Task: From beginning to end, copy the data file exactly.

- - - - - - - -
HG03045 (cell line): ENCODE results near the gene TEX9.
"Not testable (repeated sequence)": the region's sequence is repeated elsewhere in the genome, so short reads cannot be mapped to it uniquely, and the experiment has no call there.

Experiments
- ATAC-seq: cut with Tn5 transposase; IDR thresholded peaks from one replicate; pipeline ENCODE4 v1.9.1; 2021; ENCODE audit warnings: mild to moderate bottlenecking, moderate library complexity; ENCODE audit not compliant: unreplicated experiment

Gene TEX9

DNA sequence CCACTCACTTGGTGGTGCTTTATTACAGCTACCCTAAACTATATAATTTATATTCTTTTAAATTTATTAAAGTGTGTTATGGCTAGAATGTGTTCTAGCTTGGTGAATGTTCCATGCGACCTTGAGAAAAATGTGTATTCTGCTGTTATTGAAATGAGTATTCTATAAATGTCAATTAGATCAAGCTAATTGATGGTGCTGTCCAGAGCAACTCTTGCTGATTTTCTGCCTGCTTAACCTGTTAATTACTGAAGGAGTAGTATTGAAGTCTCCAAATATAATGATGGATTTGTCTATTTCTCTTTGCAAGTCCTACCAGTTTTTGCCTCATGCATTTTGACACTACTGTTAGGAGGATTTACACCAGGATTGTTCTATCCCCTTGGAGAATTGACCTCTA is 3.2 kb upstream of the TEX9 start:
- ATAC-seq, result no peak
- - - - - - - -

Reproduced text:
HG03045 (cell line): ENCODE results near the gene TEX9.
"Not testable (repeated sequence)": the region's sequence is repeated elsewhere in the genome, so short reads cannot be mapped to it uniquely, and the experiment has no call there.

Experiments
- ATAC-seq: cut with Tn5 transposase; IDR thresholded peaks from one replicate; pipeline ENCODE4 v1.9.1; 2021; ENCODE audit warnings: mild to moderate bottlenecking, moderate library complexity; ENCODE audit not compliant: unreplicated experiment

Gene TEX9

DNA sequence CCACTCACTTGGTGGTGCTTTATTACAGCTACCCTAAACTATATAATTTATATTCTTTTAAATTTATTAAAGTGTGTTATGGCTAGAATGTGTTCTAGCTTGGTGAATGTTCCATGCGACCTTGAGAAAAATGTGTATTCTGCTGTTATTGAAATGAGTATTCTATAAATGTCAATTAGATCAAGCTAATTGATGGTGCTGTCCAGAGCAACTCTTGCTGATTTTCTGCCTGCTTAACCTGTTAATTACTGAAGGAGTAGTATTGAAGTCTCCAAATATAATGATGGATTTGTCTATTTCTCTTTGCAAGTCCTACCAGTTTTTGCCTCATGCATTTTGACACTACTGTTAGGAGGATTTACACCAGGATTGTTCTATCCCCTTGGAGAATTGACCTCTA is 3.2 kb upstream of the TEX9 start:
- ATAC-seq, result no peak